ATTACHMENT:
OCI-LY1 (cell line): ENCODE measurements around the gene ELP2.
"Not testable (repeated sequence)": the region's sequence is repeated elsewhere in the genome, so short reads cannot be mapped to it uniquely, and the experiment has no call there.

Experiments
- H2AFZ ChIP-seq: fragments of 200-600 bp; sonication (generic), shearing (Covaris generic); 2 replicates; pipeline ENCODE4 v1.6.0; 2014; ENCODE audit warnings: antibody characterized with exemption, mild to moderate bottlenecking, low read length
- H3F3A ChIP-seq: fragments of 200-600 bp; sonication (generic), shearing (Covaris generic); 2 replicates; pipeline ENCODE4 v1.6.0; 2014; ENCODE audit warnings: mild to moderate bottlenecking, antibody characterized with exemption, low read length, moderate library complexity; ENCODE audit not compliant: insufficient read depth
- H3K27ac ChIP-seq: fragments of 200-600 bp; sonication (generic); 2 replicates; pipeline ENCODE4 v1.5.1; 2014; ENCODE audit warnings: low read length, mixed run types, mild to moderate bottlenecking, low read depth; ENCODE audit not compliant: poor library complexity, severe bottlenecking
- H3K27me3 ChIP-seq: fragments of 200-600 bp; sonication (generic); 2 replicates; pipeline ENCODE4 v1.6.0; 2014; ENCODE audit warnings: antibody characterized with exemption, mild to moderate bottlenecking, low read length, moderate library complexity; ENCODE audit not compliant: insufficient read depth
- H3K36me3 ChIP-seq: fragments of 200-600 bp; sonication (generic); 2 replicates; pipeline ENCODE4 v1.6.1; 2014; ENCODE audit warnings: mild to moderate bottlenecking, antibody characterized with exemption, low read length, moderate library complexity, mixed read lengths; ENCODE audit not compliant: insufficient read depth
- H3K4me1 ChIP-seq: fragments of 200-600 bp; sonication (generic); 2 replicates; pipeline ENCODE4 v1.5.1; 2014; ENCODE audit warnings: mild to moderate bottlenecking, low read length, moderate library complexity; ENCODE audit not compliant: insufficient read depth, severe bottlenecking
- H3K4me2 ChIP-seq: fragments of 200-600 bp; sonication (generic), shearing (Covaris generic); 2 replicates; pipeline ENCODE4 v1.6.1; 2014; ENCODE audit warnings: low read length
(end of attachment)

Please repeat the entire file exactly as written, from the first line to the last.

OCI-LY1 (cell line): ENCODE measurements around the gene ELP2.
"Not testable (repeated sequence)": the region's sequence is repeated elsewhere in the genome, so short reads cannot be mapped to it uniquely, and the experiment has no call there.

Experiments
- H2AFZ ChIP-seq: fragments of 200-600 bp; sonication (generic), shearing (Covaris generic); 2 replicates; pipeline ENCODE4 v1.6.0; 2014; ENCODE audit warnings: antibody characterized with exemption, mild to moderate bottlenecking, low read length
- H3F3A ChIP-seq: fragments of 200-600 bp; sonication (generic), shearing (Covaris generic); 2 replicates; pipeline ENCODE4 v1.6.0; 2014; ENCODE audit warnings: mild to moderate bottlenecking, antibody characterized with exemption, low read length, moderate library complexity; ENCODE audit not compliant: insufficient read depth
- H3K27ac ChIP-seq: fragments of 200-600 bp; sonication (generic); 2 replicates; pipeline ENCODE4 v1.5.1; 2014; ENCODE audit warnings: low read length, mixed run types, mild to moderate bottlenecking, low read depth; ENCODE audit not compliant: poor library complexity, severe bottlenecking
- H3K27me3 ChIP-seq: fragments of 200-600 bp; sonication (generic); 2 replicates; pipeline ENCODE4 v1.6.0; 2014; ENCODE audit warnings: antibody characterized with exemption, mild to moderate bottlenecking, low read length, moderate library complexity; ENCODE audit not compliant: insufficient read depth
- H3K36me3 ChIP-seq: fragments of 200-600 bp; sonication (generic); 2 replicates; pipeline ENCODE4 v1.6.1; 2014; ENCODE audit warnings: mild to moderate bottlenecking, antibody characterized with exemption, low read length, moderate library complexity, mixed read lengths; ENCODE audit not compliant: insufficient read depth
- H3K4me1 ChIP-seq: fragments of 200-600 bp; sonication (generic); 2 replicates; pipeline ENCODE4 v1.5.1; 2014; ENCODE audit warnings: mild to moderate bottlenecking, low read length, moderate library complexity; ENCODE audit not compliant: insufficient read depth, severe bottlenecking
- H3K4me2 ChIP-seq: fragments of 200-600 bp; sonication (generic), shearing (Covaris generic); 2 replicates; pipeline ENCODE4 v1.6.1; 2014; ENCODE audit warnings: low read length